Bladder urothelial carcinoma samples and the adjacent normal controls were collected from 30 patients (paired) following radical cystectomy in the Second Hospital of Dalian Medical University between September 2017 and March 2018. All histologic diagnoses were conducted by the pathology department of the Second Hospital of Dalian Medical University. Informed consents were signed by all the patients involved. This study were permitted by the Ethics Committee at the Second Hospital of Dalian Medical University (2017-EC-055).

Cell culture and transfection

5637, T24, TCCSUP and SV-HUC-1 cells were purchased from the Cell Bank of Type Culture Collection (Chinese Academy of Sciences, Shanghai, China). 5637 and T24 cells were cultured in RPMI 1640 medium. Dulbecco’s modified eagle medium and F12K medium were used to culture TCCSUP and SV-HUC-1cells (the normal bladder epithelial cell line) respectively. All mediums contained 10% fetal bovine serum and 1% penicillin and streptomycin. Cells were cultured in a humidified atmosphere with 5% CO2 at 37 °C.

Small interfering RNAs (siRNAs) targeting FTO were purchased from Shanghai GenePharma Co., Ltd. (Shanghai, China) and transfected into cancer cells with Lipofectamine 3000 (Invitrogen; Thermo Fisher Scientific, Inc.) according to the manufacturer’s instructions. SiRNA sequence 1: 5′ -AAAUAGCCGCUGCUUGUGAGA-3′; siRNA sequence 2: 5′ -UCUCACAAGCAGCGGCUAUUU-3′.

Reverse transcription-quantitative PCR (RT-qPCR) assays

Total RNA of bladder cancer cell lines and samples were extracted using TRIzol reagent according to the manufacturer’s instructions. cDNA was obtained using the PrimeScript™ RT reagent kit supplied by Takara (Dalian, China). Quantitative polymerase chain reaction (PCR) was performed in Applied Biosystems QuantStudio 3 system (Thermo Fisher Scientific, USA) using the corresponding PCR reagent from Takara (Dalian, China). Primer for FTO are 5′-AATAGCCGCTGCTTGTGAGA-3′ (forward) and 5′-CAATGGCACAGCATCCTCAT-3′ (reverse). Primer for β-actin are 5′-CCGTGAAAAGATGACCCAGATC-3′ (forward) and 5′-CACAGCCTGGATGGCTACGT-3′ (reverse). Real-time PCR was performed as follows: 95 °C for 30 s, followed by 40 cycles of 95 °C for 5 s and 60 °C for 34 s to anneal. 2− ΔΔCq method was used to quantify the relative expression of FTO mRNA.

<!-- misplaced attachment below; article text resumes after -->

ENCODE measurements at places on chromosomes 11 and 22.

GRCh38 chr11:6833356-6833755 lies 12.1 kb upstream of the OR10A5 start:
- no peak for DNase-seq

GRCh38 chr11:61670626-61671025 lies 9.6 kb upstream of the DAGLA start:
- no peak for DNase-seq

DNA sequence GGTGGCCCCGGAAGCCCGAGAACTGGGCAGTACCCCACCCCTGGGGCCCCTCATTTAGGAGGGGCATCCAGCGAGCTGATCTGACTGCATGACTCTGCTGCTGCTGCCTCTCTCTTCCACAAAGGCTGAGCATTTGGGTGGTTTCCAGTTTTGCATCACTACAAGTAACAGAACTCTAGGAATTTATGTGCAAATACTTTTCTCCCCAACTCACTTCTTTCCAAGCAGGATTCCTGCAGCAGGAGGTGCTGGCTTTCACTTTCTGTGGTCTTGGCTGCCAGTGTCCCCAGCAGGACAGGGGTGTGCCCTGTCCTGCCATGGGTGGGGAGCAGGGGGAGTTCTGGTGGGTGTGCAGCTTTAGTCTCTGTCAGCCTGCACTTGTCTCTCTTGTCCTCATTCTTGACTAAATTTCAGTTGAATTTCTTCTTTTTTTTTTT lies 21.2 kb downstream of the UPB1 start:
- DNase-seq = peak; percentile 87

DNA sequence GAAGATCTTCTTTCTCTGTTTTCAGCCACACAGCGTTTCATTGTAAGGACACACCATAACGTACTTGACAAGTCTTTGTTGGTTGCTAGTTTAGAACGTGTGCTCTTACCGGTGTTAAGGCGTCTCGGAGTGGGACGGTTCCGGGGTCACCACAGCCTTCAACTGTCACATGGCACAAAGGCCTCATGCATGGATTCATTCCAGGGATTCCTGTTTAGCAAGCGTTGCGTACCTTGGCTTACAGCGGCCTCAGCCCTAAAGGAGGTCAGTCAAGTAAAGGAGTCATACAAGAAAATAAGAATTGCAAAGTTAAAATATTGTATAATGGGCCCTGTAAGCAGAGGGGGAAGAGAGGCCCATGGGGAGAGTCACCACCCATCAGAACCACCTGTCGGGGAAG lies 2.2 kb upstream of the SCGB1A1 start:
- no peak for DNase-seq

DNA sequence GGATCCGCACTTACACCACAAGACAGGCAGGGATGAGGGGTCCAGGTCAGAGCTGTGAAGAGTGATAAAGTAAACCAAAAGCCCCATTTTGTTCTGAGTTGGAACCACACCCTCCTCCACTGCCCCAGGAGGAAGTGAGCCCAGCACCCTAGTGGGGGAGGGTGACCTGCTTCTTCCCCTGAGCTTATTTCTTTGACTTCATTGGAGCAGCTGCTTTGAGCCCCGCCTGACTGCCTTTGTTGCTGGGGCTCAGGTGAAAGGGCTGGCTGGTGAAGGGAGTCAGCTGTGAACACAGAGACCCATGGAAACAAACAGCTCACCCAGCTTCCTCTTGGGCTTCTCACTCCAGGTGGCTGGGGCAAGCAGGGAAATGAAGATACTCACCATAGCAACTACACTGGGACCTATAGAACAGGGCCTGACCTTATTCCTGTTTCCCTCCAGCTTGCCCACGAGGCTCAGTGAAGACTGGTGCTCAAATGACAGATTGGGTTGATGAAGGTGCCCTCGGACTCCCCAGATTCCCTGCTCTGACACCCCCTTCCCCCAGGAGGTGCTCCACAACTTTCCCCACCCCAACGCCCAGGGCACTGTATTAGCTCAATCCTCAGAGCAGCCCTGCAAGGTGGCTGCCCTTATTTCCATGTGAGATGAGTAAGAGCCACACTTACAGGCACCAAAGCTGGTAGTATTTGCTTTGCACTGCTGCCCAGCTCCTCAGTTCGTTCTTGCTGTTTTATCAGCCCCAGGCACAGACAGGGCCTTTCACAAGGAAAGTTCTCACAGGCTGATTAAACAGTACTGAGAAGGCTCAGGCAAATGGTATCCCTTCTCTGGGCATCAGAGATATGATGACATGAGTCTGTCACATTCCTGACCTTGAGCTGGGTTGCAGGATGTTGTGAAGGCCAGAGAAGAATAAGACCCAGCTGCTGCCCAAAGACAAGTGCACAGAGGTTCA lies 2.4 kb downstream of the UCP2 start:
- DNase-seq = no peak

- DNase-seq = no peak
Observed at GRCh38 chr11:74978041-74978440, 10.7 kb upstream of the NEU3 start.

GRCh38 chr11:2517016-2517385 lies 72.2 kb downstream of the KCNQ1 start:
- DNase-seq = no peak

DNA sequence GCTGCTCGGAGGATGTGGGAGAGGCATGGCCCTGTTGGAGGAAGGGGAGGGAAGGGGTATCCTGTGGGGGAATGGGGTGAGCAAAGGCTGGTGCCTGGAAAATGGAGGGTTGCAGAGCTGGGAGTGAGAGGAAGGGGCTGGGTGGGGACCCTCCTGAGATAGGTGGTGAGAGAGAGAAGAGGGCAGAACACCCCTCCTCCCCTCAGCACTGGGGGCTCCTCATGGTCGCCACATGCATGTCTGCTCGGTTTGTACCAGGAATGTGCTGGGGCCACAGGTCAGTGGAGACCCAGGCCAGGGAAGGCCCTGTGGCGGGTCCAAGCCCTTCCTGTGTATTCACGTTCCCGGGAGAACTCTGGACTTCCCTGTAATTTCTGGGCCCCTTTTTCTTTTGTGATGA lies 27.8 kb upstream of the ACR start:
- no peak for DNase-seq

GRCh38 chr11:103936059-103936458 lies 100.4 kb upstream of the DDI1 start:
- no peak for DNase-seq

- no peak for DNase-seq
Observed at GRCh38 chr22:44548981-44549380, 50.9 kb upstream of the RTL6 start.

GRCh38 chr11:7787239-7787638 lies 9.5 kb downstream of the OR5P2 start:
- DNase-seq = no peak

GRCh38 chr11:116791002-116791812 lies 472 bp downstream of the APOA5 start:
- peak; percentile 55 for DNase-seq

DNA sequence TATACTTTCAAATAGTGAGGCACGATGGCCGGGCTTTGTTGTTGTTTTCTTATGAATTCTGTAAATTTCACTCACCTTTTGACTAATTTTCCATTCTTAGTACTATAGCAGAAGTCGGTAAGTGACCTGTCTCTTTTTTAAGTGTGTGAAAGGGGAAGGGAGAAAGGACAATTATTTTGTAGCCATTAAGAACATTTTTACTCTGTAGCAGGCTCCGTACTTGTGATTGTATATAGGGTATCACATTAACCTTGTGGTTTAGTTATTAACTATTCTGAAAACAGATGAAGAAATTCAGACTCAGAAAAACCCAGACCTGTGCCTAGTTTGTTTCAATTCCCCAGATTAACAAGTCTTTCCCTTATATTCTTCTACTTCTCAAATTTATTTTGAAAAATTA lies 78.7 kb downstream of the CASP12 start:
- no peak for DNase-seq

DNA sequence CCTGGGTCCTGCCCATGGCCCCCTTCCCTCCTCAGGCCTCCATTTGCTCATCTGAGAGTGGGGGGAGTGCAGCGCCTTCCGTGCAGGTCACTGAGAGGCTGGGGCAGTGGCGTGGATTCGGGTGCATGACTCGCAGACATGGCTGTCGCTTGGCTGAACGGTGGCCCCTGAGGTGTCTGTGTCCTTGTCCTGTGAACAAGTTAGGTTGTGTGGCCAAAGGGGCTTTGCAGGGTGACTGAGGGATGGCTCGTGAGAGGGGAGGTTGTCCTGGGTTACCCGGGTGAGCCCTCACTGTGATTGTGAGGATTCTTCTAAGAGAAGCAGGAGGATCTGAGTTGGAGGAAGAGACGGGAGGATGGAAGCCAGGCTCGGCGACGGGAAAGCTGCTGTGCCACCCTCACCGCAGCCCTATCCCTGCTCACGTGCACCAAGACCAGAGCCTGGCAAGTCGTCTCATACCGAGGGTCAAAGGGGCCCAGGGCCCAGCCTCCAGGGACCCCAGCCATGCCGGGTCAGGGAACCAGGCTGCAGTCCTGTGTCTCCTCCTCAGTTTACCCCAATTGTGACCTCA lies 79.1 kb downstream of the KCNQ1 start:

Western blotting

Cells were lysed using lysis buffer (8 mol/L urea, 1 mmol/L dithiothreitol, 1 mmol/L ethylenediaminetetraacetic acid, 50 mmol/L Tris-HCl, pH 8.0). Lysates were incubated on ice for 30 min and then sonicated for 15 s two times. The lysate was centrifuged at 12,000 rpm for 5 min at 4 °C. Supernatant was recovered and the protein concentration was measured using Pierce Micro BCA Protein Assay Kit (Thermo Fisher Scientific, Waltham, MA). The equal amount of protein samples were separated by 10% SDS-PAGE and electrotransferred onto nitrocellulose membranes. After blocking with 3% BSA in TBST, the membranes were incubated with FTO (Cell Signaling Technology, MA, USA) and GAPDH (Cell Signaling Technology, MA, USA) primary antibody overnight at 4 °C. After washing, the membranes were probed with anti-rabbit (Abcam) secondary antibodies conjugated with horseradish peroxidase for 1 h in room temperature. Bands were measured using the Quality One analysis software and the density of each band was normalized to GAPDH.

Cell proliferation assay

Cell proliferation assay was performed as described in our experiments previously [14]. Briefly, after transfection with control or targeting siRNA for 16 h, T24 and 5637 cells were plated in 96-well plates at 1.0 × 104 and 1.5 × 104 cells/well in triplicates respectively. Cell proliferation was evaluated at 0, 24, 48 and 72 h after transfection using a CCK-8 assay according to the manufacturer’s protocol. The experiment was repeated at least three times.

Cell migration assay

Wound healing assays were performed as previously described [14].

Drugs and reagents

Cisplatin was purchased from Hansoh Pharma, Jiangsu, China and the compound MA2 was a gift from Professor CaiGuang Yang (CAS Key Laboratory of Receptor Research, Shanghai Institute of Materia Medica, Chinese Academy of Sciences, Shanghai, China). MA2 was diluted in DMSO (Solarbio, Beijing, China) to a stock concentration of 50 mM.

TCGA database and statistical analysis